-B. Gibb - R. Gibb- Taken From The Columbia Lp: "GUILTY" FC 36750
    Produced by Barry Gibb, Albhy Galuten, Karl
    Richardson for Barry Gibb Productions
    and Karlbhy Productions

    Promo copies have white label with "Woman in Love" on both sides, stereo/stereo. The labels are variant 1 above, with one difference.

    In 1980, the CBS family of labels still did not put publishing information on stock copies of singles, an outdated tradition dating to the Great Depression -- the real one of the 1930s, that is. But on the promo 45s, it appears on the right as follows:

    Publisher:
    Stigwood
    Music, Inc
    (Unichappell
    Music, Admin.)
    (BMI)

    Most, if not all, promos came from Terre Haute.

    ---

    In 1989, "Woman in Love"/"Run Wild" was belatedly reissued on the Columbia Hall of Fame Series with the catalog number 13-68711. These have gray labels and bar codes and were newly typeset. Known copies are styrene and probably came from the CBS plant in Carrollton, GA, which opened in 1981.

    ---

    Previously, I mentioned that the RIAA, in an attempt to curb the abuse of the certification process, made record labels wait 120 days after release to have a new release certified Gold or Platinum. This change, which went into effect September 1, 1979, so sharply curtailed the certification of even legitimate hits that the industry started begging for a change almost immediately. Around August 1, 1980, the RIAA relented, shortening the certification window from 120 to 60 days.

    With that change made, the RIAA certified "Woman in Love" as a Gold single for sales of one million copies on November 7, 1980, a little more than two months after it was released. But even then, it appears as if some overproduction took place to get to that figure; a bunch of second-edition Pitman copies were sent overseas, where they were paired with paper-thin title sleeves and distributed mostly in the Benelux countries.

    On August 19, 1997, "Woman in Love" and four other Streisand singles were all retroactively certified Platinum by the RIAA. They had probably sold a few more copies in the years since they were awarded Gold records, but certainly not double what they had when first certified.

    In 1988 or so, the RIAA changed the certification levels for singles from 1,000,000 Gold/2,000,000 Platinum to the same levels as for albums (500,000 and 1,000,000). So Columbia re-submitted those five singles to the RIAA and had their status changed from Gold to Platinum without having to sell any additional singles. Neat, eh?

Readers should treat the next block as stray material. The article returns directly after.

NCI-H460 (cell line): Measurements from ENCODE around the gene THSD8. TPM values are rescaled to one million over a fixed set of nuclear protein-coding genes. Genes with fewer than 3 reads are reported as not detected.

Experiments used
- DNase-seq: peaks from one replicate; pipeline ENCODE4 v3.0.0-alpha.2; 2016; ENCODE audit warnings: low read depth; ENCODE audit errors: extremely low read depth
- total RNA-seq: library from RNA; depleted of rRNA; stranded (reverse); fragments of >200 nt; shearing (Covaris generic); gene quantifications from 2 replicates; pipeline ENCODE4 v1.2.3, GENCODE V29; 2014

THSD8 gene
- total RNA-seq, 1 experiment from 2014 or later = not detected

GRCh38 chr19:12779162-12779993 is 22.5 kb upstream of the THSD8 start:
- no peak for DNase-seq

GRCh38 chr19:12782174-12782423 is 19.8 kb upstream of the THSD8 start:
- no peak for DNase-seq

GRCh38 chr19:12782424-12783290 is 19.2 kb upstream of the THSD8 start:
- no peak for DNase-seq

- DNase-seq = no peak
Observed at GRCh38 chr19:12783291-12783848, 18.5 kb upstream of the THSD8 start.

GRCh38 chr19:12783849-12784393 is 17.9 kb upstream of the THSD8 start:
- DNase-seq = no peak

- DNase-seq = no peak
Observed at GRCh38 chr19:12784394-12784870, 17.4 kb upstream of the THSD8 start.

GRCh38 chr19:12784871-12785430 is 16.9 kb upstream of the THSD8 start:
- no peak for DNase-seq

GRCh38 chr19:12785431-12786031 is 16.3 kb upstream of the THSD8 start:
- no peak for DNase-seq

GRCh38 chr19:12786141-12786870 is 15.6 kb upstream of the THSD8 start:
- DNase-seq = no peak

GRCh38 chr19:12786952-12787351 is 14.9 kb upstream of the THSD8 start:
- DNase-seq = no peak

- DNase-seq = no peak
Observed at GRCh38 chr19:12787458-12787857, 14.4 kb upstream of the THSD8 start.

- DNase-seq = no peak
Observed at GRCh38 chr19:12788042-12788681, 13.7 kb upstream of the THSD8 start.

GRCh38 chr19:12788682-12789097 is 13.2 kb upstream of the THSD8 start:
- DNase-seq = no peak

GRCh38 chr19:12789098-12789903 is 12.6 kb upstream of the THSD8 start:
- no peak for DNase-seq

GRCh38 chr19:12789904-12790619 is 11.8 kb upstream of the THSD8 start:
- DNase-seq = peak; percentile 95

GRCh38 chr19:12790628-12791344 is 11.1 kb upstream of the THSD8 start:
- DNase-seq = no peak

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  8. cut to the chase

    cut to the chase Forum Resident Thread Starter

    Location:
    Germany
    The next three singles:

    Marcy Levy & Robin Gibb - Help Me! (1980)

    "Help Me!" is a song by Marcy Levy (better known now as Marcella Detroit) and Robin Gibb. The song was recorded for the official soundtrack of Times Square, and released as the album's lead single, going on to peak at #50 on the Billboard Top 100. It was also considered as Levy's first single and her only song that was charted in the United States.

    [​IMG]

    Released: September 1980
    Charts: #50 (USA)



    Background
    After working on Jimmy Ruffin's Sunrise (including the track "Where Do I Go", a duet by Ruffin and Marcy Levy) Robin Gibb and Bee Gees keyboardist Blue Weaver work together again by supplying tracks for the soundtrack of the film Times Square (an RSO movie). And the result was the song "Help Me!" sung by Levy and Gibb. The song was heard in the film's closing credits.

    Related session outtake, "Touch Me", a song also written by Gibb and Levy with lead vocals provided by Levy as a demo for Linda Clifford but was not recorded by Clifford himself. Weaver says he and Levy didn't like its sexually charged lyrics and Gibb had to talk Levy into singing it. The B-side of the single, an instrumental version of "Help Me!" on which they made two instrumental versions of the same track, one with Gary Brown playing a sax solo.

    It peaked #50 in the Billboard Hot 100, #65 in Cashbox and #64 in Record World. It was released in September 1980 elsewhere except in Australia when the song was released as a single there in November that same year.

    Help Me! (Marcy Levy and Robin Gibb song) - Wikipedia
     
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  9. cut to the chase

    cut to the chase Forum Resident Thread Starter

    Location:
    Germany
    Barbra Streisand & Barry Gibb - Guilty (1980)

    "Guilty" is a vocal duet between Barbra Streisand and Barry Gibb. The song was written by all three Bee Gees: Barry, Robin & Maurice Gibb. Released as a single from Streisand's 1980 album of the same name. "Guilty" peaked at No. 3 on the US Billboard Hot 100 pop chart and No. 5 on the adult contemporary chart. In the UK, the song reached No. 34 on the UK Singles Chart. The single was certified gold by the RIAA. In addition, "Guilty" won a Grammy Award in the category Best Pop Vocal Performance, Duo or Group. The song also appeared on the 2001 Bee Gees compilation, Their Greatest Hits: The Record.